Companies are increasingly encountering disruption to their operations due to problems of water supply, as well as floods. Multinationals in sectors that use substantial amounts of water may now expect to encounter water supply difficulties in their operations and supply-chains. The availability of water for a range of water users is threatened in many places by a combination of increasing demand and climatic variability – longer periods of dryness and more erratic patterns of rainfall – as well as problems of pollution affecting water quality. The issue has become when and where local and regional water difficulties will arise, and what companies (and other actors) can do about them. As the Action Plan of the UN and World Bank-led High Level Panel on Water notes: ‘Pressure on water is rising, and action is urgent’.
In this context, companies are called upon to improve their management of water including adoption of standards of ‘water stewardship’ for responsible water management respecting shared use of water between water users in catchments and river basins, beyond just individual own use.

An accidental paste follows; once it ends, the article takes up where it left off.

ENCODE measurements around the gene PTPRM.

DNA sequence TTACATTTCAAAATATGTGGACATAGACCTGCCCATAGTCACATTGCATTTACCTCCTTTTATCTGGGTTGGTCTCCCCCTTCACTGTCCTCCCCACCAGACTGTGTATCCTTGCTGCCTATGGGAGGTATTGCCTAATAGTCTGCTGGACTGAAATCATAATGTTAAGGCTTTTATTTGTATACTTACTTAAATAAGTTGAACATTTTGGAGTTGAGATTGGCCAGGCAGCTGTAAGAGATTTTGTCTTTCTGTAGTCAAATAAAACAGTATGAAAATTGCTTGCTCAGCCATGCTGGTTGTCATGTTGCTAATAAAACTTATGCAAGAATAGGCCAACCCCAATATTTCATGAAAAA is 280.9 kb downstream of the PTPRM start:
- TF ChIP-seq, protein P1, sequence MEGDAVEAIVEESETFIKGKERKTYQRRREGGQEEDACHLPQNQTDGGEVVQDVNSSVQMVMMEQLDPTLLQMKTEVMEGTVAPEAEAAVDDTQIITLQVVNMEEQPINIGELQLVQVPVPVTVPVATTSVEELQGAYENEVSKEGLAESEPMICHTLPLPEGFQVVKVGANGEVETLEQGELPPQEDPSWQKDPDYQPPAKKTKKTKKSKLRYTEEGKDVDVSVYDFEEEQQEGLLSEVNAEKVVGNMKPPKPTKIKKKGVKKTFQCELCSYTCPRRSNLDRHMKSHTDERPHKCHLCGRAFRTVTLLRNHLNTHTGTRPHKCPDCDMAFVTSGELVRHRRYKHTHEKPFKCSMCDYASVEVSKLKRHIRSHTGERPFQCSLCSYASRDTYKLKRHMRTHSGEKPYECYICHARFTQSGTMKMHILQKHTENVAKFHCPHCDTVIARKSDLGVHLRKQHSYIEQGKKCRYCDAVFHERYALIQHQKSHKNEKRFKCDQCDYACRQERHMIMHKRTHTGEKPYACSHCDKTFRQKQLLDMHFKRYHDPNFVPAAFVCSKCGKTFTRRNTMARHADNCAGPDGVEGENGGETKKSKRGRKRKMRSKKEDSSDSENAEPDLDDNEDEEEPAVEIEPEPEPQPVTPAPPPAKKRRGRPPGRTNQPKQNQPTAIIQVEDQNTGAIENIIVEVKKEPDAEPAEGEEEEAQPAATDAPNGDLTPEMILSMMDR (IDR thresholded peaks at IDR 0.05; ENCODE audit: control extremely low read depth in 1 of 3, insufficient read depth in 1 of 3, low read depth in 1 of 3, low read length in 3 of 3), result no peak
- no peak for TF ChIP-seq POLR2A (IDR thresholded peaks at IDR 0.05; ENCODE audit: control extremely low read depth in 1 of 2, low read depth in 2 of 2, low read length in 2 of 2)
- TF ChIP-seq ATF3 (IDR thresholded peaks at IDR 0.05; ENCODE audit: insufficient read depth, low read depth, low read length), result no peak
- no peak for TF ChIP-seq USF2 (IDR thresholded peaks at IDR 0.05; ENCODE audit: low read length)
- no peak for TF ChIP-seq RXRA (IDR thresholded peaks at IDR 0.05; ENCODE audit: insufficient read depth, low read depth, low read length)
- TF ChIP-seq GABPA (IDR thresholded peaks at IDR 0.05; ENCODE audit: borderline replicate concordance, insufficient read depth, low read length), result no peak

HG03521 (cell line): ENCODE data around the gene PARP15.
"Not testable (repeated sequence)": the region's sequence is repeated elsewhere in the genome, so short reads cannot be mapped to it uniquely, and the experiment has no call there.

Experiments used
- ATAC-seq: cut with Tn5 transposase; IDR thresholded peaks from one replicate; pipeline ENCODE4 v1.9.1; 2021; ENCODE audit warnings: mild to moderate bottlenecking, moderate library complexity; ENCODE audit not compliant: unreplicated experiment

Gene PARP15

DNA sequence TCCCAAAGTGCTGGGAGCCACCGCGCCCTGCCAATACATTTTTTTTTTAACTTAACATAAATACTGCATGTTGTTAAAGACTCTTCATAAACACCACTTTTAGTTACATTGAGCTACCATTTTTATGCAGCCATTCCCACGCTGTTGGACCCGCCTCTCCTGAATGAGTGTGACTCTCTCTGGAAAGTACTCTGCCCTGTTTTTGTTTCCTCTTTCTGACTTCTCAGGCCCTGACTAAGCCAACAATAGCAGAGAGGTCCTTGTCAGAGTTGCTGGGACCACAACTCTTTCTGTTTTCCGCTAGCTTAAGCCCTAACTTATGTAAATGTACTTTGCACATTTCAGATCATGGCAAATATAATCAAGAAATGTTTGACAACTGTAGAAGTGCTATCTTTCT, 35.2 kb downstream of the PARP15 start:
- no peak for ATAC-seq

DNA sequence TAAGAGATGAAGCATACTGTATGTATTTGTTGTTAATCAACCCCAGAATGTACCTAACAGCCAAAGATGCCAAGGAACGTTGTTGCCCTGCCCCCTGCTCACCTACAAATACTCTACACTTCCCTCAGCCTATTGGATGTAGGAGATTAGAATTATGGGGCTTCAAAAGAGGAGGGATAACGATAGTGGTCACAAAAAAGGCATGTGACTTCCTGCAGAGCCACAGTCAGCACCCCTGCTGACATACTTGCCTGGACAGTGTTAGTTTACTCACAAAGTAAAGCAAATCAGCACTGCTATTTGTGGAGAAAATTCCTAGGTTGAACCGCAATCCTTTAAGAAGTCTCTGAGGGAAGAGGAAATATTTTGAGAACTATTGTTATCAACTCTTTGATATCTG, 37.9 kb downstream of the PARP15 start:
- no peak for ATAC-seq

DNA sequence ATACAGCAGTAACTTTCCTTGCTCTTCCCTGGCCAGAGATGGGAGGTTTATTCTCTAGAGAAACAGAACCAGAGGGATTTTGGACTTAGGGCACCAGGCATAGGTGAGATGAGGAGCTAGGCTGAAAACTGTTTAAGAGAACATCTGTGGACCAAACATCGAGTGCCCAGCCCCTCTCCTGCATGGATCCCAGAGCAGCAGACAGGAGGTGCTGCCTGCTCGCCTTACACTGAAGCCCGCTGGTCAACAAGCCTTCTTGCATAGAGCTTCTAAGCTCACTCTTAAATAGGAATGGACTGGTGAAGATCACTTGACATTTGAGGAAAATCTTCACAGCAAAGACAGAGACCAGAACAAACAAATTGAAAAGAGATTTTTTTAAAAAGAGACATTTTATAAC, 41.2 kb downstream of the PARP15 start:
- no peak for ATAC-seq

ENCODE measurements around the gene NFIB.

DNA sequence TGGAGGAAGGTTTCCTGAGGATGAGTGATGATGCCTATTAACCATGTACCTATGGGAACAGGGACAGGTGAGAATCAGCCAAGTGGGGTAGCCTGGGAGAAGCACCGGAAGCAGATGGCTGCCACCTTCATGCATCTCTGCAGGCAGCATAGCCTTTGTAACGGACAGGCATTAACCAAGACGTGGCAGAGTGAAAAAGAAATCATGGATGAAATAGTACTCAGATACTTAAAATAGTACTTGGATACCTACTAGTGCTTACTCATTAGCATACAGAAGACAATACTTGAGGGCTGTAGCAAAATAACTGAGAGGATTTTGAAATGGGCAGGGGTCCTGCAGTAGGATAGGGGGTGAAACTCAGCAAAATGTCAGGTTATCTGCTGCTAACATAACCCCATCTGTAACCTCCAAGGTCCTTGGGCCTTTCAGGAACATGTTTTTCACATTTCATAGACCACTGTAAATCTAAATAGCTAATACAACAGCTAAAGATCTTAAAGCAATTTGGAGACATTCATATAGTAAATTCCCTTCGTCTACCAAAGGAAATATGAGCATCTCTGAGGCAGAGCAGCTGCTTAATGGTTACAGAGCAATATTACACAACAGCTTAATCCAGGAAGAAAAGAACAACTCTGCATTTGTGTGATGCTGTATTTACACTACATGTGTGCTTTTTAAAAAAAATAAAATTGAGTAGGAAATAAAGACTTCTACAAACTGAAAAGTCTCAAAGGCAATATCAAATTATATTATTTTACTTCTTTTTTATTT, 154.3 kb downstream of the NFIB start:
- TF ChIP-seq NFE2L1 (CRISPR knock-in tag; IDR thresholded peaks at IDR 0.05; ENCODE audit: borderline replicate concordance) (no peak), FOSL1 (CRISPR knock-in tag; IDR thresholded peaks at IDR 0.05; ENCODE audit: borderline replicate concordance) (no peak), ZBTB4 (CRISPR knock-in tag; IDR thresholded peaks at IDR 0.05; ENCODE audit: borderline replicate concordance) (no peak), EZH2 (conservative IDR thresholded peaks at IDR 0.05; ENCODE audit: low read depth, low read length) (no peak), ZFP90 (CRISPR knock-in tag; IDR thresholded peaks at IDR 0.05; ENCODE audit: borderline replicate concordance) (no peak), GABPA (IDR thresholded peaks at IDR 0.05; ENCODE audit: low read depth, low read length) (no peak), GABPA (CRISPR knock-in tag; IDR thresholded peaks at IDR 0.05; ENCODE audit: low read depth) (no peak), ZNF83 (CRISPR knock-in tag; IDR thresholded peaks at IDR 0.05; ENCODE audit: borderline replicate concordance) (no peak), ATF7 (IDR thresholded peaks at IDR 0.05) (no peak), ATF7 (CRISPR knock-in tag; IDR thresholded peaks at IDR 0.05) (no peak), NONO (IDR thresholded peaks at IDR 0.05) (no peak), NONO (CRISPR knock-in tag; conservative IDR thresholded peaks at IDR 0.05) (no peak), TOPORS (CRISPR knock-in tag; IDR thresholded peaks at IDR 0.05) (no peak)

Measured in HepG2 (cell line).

The evidence gathered by this study suggests, however, that there has been little evolution, to-date, from business-as-usual. Multinationals are taking time to comprehend the diversity of water-related contexts in which they are operating. Some corporates – a few leaders – are beginning to take steps to change the way they manage water, but they are mostly investing in water infrastructure within their own plants/premises. Recycling, re-use and other technical means of improving the efficiency of water use (reduction of volumes of water used per unit of production) are helpful as far as they go. Yet stewardship, according to international guides/standards, goes beyond efficiency at any individual site to include an understanding of, and response to, water challenges within a catchment, as well as engagement in collective action with other water users and stakeholders within the catchment. Companies need to be aware of, and adaptable to, water issues ‘beyond the factory fence’.